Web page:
XPost: comp.theory, sci.logic
Op 12.jul.2024 om 16:56 schreef olcott:
We stipulate that the only measure of a correct emulation is the
semantics of the x86 programming language.
_DDD()
[00002163] 55 push ebp ; housekeeping
[00002164] 8bec mov ebp,esp ; housekeeping
[00002166] 6863210000 push 00002163 ; push DDD
[0000216b] e853f4ffff call 000015c3 ; call HHH(DDD)
[00002170] 83c404 add esp,+04
[00002173] 5d pop ebp
[00002174] c3 ret
Size in bytes:(0018) [00002174]
When N steps of DDD are emulated by HHH according to the
semantics of the x86 language then N steps are emulated correctly.
But the following M steps are not simulated at all, making the as a
whole invalid, because:
1) That contradicts your stipulation that the only measure of a correct emulation is the semantics of the x86 programming language. The x86
language does not allow an abort halfway of a series of instructions.
2) Skipping the simulation of only some steps will make the behaviour different. The simulator must process the whole input, not only the
first part.
When we examine the infinite set of every HHH/DDD pair such that:
HHH₁ one step of DDD is correctly emulated by HHH.
Then it skips the last part of the simulation and that makes the
simulation as a whole incorrect.
HHH₂ two steps of DDD are correctly emulated by HHH.
Then it skips the last part of the simulation and that makes the
simulation as a whole incorrect.
HHH₃ three steps of DDD are correctly emulated by HHH.
Then it skips the last part of the simulation and that makes the
simulation as a whole incorrect.
...
HHH∞ The emulation of DDD by HHH never stops running.
Even that simulation is incorrect, because it does not end.
The above specifies the infinite set of every HHH/DDD pair
where 1 to infinity steps of DDD are correctly emulated by HHH.
And where the HHH that abort skip the simulation of the last part of its
input, making the simulation incorrect.
No DDD instance of each HHH/DDD pair ever reaches past its
own machine address of 0000216b and halts.
Showing that none of these simulations was correct.
It only proves that no HHH in this set is able to simulate itself correctly.
Thus each HHH element of the above infinite set of HHH/DDD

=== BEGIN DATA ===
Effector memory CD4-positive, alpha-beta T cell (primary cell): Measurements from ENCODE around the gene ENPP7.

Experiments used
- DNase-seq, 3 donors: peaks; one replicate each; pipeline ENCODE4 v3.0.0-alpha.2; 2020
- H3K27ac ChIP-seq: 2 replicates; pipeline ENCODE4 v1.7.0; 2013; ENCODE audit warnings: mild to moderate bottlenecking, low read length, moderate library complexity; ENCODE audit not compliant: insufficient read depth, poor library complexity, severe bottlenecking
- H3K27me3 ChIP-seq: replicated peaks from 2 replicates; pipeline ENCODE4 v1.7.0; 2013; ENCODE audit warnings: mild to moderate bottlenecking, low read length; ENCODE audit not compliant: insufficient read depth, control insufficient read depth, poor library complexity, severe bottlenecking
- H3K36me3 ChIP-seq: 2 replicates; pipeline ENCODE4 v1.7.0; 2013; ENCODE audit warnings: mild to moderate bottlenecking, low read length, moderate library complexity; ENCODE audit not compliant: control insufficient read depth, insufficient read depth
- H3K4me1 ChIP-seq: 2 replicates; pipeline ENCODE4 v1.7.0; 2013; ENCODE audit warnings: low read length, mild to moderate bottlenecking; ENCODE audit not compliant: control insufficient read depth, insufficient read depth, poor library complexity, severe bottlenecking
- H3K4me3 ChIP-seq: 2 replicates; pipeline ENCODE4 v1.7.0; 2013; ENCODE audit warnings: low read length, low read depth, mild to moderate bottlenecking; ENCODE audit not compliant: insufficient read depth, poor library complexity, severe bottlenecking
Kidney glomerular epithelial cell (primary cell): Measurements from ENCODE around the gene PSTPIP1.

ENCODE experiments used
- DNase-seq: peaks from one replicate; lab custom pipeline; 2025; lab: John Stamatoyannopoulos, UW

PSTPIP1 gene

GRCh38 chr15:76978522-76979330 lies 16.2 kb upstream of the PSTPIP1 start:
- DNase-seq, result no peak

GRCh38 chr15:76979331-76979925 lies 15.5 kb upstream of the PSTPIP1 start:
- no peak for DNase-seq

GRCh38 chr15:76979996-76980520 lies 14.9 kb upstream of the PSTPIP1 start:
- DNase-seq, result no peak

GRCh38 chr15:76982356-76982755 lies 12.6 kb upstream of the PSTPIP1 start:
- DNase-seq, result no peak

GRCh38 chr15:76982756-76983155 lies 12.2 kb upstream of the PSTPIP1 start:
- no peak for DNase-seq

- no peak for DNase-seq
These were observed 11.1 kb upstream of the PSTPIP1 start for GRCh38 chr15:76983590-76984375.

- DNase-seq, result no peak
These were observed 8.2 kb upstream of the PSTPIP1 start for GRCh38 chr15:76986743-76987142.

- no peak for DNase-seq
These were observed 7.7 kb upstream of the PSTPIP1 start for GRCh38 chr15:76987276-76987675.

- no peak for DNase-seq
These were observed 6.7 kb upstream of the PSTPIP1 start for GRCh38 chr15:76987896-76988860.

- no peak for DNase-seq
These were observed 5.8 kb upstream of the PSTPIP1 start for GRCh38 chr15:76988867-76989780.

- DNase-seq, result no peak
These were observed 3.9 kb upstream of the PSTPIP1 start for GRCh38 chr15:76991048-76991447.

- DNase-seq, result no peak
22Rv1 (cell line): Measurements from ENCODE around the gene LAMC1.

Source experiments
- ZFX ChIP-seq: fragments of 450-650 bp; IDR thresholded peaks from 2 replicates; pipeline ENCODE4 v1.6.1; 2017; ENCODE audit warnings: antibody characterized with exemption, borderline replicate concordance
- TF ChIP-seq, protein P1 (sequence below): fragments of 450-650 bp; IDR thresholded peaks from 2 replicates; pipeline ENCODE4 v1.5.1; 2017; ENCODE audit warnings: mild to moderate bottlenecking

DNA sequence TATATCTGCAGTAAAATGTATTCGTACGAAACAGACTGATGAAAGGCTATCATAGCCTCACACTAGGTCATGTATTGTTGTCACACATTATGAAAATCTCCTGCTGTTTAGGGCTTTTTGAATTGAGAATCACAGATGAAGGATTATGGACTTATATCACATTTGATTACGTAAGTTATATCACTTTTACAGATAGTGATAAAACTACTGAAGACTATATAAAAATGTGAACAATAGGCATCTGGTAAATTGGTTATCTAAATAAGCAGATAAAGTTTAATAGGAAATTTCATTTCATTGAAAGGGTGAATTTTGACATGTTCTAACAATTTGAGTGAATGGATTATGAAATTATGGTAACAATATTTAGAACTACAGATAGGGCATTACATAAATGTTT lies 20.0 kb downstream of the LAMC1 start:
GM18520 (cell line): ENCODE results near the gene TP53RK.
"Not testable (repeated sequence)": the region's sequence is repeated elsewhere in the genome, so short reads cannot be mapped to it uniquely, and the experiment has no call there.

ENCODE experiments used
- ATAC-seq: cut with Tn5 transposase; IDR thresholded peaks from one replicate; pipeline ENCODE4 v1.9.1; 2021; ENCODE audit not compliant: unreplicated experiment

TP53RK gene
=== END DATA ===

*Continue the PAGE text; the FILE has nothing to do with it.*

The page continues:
pairs is necessarily correct to reject its DDD as non-halting.
No, the conclusion must be that none of the HHH in this set is able to
simulate itself correctly and reach the end of the simulation.
They all miss the last part of the simulation and therefore, do not
process the full input.
So, the abort was always premature and no conclusion about halting or non-halting is possible. For each of the HHH that abort, it makes no
sense to dream of a HHH that does not abort, because that is not the one
that this HHH is simulating.
Each of the HHH in this set only simulates itself, not another one of
this set. Dreaming of another HHH in this set when simulating only
itself, is irrelevant and does not make the simulation correct.
No matter how much you want it to be correct, or how many times you
repeat that it is correct, it does not change the fact that none of
these simulations is correct, because none of them is able to reach the end. For each HHH in this set we see that HHH cannot possibly simulate itself correctly.
DDD has nothing to do with it. It is easy to eliminate DDD:
int main() {
return HHH(main);
}
This has the same problem. This proves that the problem is not in DDD,
but in HHH, which halts when it aborts the simulation, but it decides
that the simulation of itself does not halt.
HHH is unable to decide about finite recursions.
void Finite_Recursion (int N) {
if (N > 0) Finite_Recursion (N - 1);
}
It decides after N recursions that there is an infinite recursion, which
is incorrect.
When it should decide about Finite_Recursion(5), the programmer starts
to dream about an infinite set of Finite_Recursion(M), with M=0 to
infinity, and decides that it must be an infinite recursion.
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